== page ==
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[whitespace] Cherry Good

And other ways to taste the season

By Christina Waters

DEBORAH OLSON, the queen of the local cherry market and fourth generation entrepreneur of the C.J. Olson dynasty of orchardists, called up to remind me about her big Olson Cherry Food & Craft Fair coming up on Nov. 18 and 19 (10am-5pm). "It's our way of getting the jump on the holidays," Olson told me last week. The fair is really one of those last remaining down-home events in the middle of what used to be endless rows of cherry, apricot and plum trees in Sunnyvale. Well, now the trees are down to 10 acres of apricots and three heroic acres of cherries, but the landmark Olson "cherry stand" at the corner of Mathilda and El Camino Real will probably keep on going through the next century. "It's really becoming an annual tradition," the cherry czarina revealed. "We're a gathering place, where there will be lots of tastings and new products." The Olson gift packs make doing your holiday shopping practically painless. Dried fruits, jams, chocolates, pies, all kinds of cherry and fruit-oriented delicacies fill these thoughtful gift ensembles. The event happens from 10am until 5pm both days, and yes, there certainly will be fresh cherries to sample and purchase. Plus, there will be fine local crafts, complimentary hot cider and old-fashioned warm atmosphere. "Come get into the spirit," Olson invited me and you and the entire Silicon Valley region. For more information about Olson's Cherry Stand, and the Nov. 17-18 event, call 408.736.3726.

Tasty Tortoise

Designer mustards--it all started with Grey Poupon--have been with us for a while. And they show no signs of going away. We like to try them with sautéed fish or chicken, as a quickie way of intensifying flavor without adding big calories, i.e., butter. Our new favorite seasoned mustards are from Terrapin Ridge (they also get points for the good-looking label design). The Wasabi Lime is killer, on its own with salmon, or added to unflavored yogurt or low-fat mayo. And we just picked up a jar of the Cracked Pepper, Lemon & Thyme Mustard. All the seasonings I love on fresh fish--and now I just open this attractive jar. Timesaving, packed with fresh, intense flavor and only about $5. Look for the Terrapin Ridge mustards at your favorite enlightened market--it's definitely available at Oakville Grocery.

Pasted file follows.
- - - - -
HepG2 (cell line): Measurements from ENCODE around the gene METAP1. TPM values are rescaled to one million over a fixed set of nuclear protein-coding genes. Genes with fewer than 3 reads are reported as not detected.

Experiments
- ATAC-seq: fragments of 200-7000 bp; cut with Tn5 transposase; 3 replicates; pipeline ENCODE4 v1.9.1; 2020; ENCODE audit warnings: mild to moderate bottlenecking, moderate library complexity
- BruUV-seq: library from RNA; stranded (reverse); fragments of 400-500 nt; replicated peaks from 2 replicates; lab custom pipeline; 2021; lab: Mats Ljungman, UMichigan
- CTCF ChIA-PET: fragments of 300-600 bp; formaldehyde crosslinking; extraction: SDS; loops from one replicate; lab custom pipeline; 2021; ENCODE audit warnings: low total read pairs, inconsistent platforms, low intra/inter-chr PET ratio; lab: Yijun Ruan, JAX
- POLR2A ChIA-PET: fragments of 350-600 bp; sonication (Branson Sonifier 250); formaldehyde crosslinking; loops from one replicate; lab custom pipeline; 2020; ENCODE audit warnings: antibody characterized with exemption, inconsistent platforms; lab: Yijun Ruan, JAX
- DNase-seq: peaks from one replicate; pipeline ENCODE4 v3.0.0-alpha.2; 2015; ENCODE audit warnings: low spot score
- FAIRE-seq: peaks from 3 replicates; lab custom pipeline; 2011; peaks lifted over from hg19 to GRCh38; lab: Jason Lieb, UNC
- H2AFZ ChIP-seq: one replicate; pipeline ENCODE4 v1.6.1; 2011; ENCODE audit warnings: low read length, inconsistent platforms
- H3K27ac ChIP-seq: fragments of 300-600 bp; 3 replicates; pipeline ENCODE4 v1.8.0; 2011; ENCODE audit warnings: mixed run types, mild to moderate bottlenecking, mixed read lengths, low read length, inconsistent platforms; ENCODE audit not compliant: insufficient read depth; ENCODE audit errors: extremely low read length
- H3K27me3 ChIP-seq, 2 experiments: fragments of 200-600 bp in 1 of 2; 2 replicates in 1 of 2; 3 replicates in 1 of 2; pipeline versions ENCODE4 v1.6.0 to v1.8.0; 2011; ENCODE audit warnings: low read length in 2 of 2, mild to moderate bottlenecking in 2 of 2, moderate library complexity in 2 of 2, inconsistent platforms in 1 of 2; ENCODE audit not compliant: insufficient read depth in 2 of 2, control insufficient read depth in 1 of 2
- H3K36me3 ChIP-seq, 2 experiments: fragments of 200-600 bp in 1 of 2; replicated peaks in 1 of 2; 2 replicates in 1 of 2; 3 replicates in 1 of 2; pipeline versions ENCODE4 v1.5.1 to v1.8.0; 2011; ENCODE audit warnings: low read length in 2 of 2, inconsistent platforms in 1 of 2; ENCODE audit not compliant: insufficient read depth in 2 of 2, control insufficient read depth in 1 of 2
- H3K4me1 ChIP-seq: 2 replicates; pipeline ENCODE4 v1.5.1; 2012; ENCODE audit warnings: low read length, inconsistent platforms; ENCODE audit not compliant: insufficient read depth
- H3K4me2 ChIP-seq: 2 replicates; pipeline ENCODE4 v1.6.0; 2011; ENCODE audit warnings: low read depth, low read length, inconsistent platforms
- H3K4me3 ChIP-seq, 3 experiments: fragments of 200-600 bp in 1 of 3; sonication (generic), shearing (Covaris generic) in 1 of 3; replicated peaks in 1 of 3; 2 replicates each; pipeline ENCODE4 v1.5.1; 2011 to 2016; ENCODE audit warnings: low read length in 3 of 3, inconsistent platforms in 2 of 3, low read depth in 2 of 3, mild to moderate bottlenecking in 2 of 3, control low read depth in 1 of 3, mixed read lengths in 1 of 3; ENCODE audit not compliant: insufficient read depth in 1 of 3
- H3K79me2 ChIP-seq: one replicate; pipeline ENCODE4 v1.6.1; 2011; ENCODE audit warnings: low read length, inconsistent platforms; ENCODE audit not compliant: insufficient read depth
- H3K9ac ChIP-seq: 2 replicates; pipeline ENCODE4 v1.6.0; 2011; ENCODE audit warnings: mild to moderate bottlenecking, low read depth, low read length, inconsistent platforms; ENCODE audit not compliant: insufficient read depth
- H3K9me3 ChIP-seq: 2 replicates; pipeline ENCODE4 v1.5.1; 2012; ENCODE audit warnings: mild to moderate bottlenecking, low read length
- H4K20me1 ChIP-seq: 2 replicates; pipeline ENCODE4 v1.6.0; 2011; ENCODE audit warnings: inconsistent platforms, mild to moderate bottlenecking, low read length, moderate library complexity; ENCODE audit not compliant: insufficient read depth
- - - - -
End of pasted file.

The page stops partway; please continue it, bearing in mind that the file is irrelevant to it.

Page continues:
Sage & Onion

On our thoroughly enjoyable weekend in Santa Barbara last month, we checked out the hot, one-year-old Sage & Onion in the heart of all that luscious Mission-style architecture just off State Street. Chef/owner Steven Giles knows his way around the kitchen, we discovered, as we sampled a luxurious tarragon-spiked squash amuse bouche topped with a float of truffle oil. Beautiful breads--including one spiked with both sage and onion--kept company our excellent Cakebread Sauvignon Blanc '99 (which I highly recommend for those weary of oak). The room, with its mezzaluna chandeliers, adobe cove ceilings and exceptional service, was perfectly lit and loaded with low-key glamour.

I had my mouth set for one of Giles' celebrated appetizers involving slices of warm new potato, each topped with a seared scallop surrounding a roasted corn relish. The surrounding sauce was haunted by light traces of sage. It was one of the best starters I can remember. Another dish of ahi on gossamer potstickers filled with ginger and prawns was equally disarming. Pork medallions, strewn with Mission figs on rich mashed potatoes, proved slightly overcooked. Giles--a transplanted Brit who apprenticed in Europe--explained that his clientele was still squeamish about pink pork. A pity, since there's no longer any danger about "undercooked" pork. Our compliments on an outstanding dessert involving slabs of frozen mascarpone, planted like creamy icebergs in a "minestrone of autumn fruits and berries." Sage & Onion (34 E. Ortega St., 804.963.1012).

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From the November 16-22, 2000 issue of Metro, Silicon Valley's Weekly Newspaper.

Copyright © 2000 Metro Publishing Inc. Metroactive is affiliated with the Boulevards Network.

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